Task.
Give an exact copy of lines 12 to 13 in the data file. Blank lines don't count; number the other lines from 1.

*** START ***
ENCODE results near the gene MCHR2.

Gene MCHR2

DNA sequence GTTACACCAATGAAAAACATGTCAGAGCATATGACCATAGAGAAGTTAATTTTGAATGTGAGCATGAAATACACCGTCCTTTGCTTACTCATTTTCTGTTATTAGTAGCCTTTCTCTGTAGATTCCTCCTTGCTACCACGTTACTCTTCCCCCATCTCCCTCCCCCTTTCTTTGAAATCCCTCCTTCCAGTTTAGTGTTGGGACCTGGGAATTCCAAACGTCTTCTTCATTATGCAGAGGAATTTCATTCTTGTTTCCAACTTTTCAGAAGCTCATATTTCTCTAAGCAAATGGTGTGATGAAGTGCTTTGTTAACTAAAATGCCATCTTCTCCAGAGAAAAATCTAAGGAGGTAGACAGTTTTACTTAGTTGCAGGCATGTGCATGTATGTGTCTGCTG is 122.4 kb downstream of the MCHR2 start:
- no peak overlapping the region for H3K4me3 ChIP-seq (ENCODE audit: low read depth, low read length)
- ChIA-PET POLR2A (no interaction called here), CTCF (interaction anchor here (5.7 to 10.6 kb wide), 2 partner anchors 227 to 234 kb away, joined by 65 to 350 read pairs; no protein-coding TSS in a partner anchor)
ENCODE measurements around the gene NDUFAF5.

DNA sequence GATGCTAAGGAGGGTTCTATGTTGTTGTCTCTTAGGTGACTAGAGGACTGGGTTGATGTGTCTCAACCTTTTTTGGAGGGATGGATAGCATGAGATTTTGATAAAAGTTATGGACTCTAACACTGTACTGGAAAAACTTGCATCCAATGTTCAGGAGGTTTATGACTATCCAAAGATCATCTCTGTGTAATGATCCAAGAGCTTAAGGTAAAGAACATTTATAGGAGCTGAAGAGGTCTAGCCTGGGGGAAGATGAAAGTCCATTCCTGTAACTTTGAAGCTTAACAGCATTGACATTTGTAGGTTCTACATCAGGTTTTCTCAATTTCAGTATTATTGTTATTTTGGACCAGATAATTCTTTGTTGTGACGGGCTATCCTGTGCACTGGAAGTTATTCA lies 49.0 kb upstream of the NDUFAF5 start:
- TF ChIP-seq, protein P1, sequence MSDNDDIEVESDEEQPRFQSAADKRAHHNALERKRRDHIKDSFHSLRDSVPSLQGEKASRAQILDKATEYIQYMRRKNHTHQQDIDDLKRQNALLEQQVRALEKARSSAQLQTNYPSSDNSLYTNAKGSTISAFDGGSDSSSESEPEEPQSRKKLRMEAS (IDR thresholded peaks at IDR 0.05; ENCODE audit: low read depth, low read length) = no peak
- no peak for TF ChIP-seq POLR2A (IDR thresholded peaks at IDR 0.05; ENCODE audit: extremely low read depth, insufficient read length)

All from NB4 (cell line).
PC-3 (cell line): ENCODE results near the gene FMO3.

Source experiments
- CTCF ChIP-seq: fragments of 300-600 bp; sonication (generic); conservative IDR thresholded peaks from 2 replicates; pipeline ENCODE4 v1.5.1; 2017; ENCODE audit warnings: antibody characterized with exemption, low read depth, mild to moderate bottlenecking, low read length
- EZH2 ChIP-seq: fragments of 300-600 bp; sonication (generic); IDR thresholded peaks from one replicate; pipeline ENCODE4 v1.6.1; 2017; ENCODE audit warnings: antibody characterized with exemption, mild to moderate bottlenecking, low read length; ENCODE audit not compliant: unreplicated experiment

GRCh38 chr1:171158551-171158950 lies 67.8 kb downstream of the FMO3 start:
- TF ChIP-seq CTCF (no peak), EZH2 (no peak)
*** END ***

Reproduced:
Source experiments
- CTCF ChIP-seq: fragments of 300-600 bp; sonication (generic); conservative IDR thresholded peaks from 2 replicates; pipeline ENCODE4 v1.5.1; 2017; ENCODE audit warnings: antibody characterized with exemption, low read depth, mild to moderate bottlenecking, low read length